The Capital has endorsed the School Board Nominating Commission bill being pushed by a broad cross section of the County's leadership. I wonder: did the Capital even read the bill, let alone carefully think through the implications of its various clauses? I doubt it very much.

It’s funny, but every once in a while political elites get way out of touch with the public. A famous example was Clinton’s nomination of Zoe Baird to be Attorney General. The news got out that Zoe Baird hadn’t paid the payroll taxes on her baby sitter’s wages. This didn’t bother the elites because none of them paid payroll taxes for their baby sitters either. But it certainly bothered average Americans who expected the U.S. Attorney General, who upholds U.S. laws, to follow them herself. Eventually, the nomination had to be withdrawn.

What’s going on here? The Capital news and editorial staff, like the rest of us, rely heavily on elite cues. If there appears to be broad elite consensus for a particular course of action, that's all the information they need. Such reliance on elite cues may be very efficient in saving the Capital time and money. But such laziness, when broadly distributed among news and political elites, can lead to a culture of the blind leading the blind, with the result that no one is minding the store. That’s what I believe is going on here.

Some vital decisions, such as designing electoral systems, are complex and confusing yet too important for the public (and the press) to blindly trust their elected leaders. This issue is one of them.

For the Capital's endorsement of the appointed school board legislation, click here.
For my critique of this proposal, click here.

Publication: Capital
Date: February 16, 2007
Title: Our say:Delegation should pass Leopold's school board plan

Have you ever been sure that the county's General Assembly delegation would change the way Anne Arundel County school board members are selected? Then you know how Charlie Brown feels every time he tries to kick that football propped up by Lucy.

The anti-hero of the "Peanuts" comic strip always winds up on his back when the ball is yanked away. And anyone who thinks the current selection process is a mess always winds up frustrated when the delegation fails to reach consensus on a new system.

It may be different this year. Perhaps. We'll believe it when the governor signs the legislation.

County Executive John Leopold is pushing a compromise that almost succeeded last year, when it passed the House of Delegates 132-5 but was rejected by the county's Senate delegation, 3-2.

This year the legislation - introduced by state Sen. John Astle - seems to have an even stronger chance, and is backed by the county's chamber of commerce and its teachers association.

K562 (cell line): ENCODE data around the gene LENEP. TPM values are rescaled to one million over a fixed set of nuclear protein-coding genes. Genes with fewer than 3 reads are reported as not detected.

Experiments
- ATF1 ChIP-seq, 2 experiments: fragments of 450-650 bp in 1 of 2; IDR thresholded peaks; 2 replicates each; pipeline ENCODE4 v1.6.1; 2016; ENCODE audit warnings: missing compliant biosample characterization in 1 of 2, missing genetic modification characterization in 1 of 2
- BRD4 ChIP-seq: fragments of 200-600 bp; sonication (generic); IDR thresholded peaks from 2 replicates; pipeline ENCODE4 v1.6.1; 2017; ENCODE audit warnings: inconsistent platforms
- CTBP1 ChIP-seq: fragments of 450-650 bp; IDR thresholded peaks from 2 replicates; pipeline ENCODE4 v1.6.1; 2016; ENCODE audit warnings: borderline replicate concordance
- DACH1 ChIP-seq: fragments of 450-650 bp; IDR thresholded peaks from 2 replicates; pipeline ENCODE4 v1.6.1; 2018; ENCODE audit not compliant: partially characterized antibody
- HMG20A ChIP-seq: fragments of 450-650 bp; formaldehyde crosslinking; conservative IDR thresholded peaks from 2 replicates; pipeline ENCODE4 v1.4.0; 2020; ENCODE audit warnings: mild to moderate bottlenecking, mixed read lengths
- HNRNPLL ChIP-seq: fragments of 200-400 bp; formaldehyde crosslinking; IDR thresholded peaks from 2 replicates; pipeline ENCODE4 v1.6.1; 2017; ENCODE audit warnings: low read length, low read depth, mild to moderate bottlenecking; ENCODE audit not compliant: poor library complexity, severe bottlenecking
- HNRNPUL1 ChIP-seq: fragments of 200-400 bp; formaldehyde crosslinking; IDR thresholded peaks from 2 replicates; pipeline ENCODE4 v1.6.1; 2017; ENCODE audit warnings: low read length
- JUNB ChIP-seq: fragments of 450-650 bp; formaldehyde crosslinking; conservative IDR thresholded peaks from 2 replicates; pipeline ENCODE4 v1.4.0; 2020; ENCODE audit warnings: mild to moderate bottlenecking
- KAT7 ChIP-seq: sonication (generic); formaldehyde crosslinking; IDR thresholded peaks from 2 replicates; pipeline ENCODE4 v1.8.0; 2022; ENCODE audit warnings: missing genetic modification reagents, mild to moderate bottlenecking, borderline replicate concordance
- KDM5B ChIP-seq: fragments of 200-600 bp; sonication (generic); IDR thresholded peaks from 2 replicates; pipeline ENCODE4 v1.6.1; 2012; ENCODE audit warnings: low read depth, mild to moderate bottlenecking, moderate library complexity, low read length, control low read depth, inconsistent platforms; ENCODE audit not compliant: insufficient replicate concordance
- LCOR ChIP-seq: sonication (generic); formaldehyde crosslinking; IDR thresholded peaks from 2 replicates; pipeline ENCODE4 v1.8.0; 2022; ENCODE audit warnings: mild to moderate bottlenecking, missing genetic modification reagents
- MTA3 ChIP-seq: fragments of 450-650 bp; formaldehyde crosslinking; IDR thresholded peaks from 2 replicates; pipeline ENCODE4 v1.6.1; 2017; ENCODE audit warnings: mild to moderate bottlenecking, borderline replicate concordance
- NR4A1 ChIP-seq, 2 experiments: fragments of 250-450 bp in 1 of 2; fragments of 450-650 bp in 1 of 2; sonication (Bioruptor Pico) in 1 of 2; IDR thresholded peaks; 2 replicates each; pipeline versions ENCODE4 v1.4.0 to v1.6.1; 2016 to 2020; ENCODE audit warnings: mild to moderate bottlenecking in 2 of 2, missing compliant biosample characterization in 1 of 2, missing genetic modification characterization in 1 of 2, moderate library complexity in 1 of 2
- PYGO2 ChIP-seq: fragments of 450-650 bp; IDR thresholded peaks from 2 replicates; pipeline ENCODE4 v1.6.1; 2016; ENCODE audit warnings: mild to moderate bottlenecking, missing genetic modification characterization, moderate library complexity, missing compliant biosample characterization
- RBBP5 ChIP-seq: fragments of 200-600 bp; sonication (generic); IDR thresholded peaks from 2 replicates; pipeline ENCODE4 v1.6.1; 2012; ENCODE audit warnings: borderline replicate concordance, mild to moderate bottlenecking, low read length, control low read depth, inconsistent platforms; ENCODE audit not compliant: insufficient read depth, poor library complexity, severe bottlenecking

The bill would eliminate the glaring flaw in the current procedure: the fact that the governor doesn't have to pick any of the candidates painstakingly vetted by the nominating conventions.

Under the new system, an 11-person nominating commission - its members selected by the governor, the county executive and organizations with a stake in education - would draw up a list of nominees from which the governor would have to make his choice.

The system would allow input from county voters - who would decide whether board members get second terms - without making the board seats fully elective offices forever closed to anyone who doesn't want to campaign. This county has had some excellent school board members who did not have a political bone in their bodies.

The plan, in short, would be a major improvement - although it won't satisfy the staunchest advocates of an elected school board. Two of the county's state senators, Bryan Simonaire and Janet Greenip, are co-sponsoring a bill that would put the issue of an elected board on the 2008 general election ballot.

Elected school boards are the rule nationally, although many of them have some sort of taxing authority. The main powers of government - the ones that should stay in the hands of elected officials - are deciding how to gather money from the taxpayers and how to spend it. Setting up a dependent group of elected officials with no final authority over taxes or budgeting - a group that would always defer on these crucial matters to the county executive and the County Council - would really accomplish little, even if it gives voters the impression that they have gained more control over the schools.

A referendum on an elected board would be preferable to the status quo - but the proposal from Mr. Leopold and Mr. Astle is quicker, more practical and easier to pass. We're hoping that this year the football finally gets kicked.

Wednesday, February 7, 2007

Critique of SB 324

On January 31, 2007 the chair of the Anne Arundel County senate delegation submitted a bill (SB 324) to reform the current method of selecting school board members in Anne Arundel County. Of the various bills introduced to reform the school board electoral system (see the right column of this blog for details), this bill is widely expected to have the most political support within the County delegation and thus have the greatest chance of passage.

The key features of the bill are:

1) An eleven person School Board Nominating Commission recommends two school board candidates to the governor for every school board opening.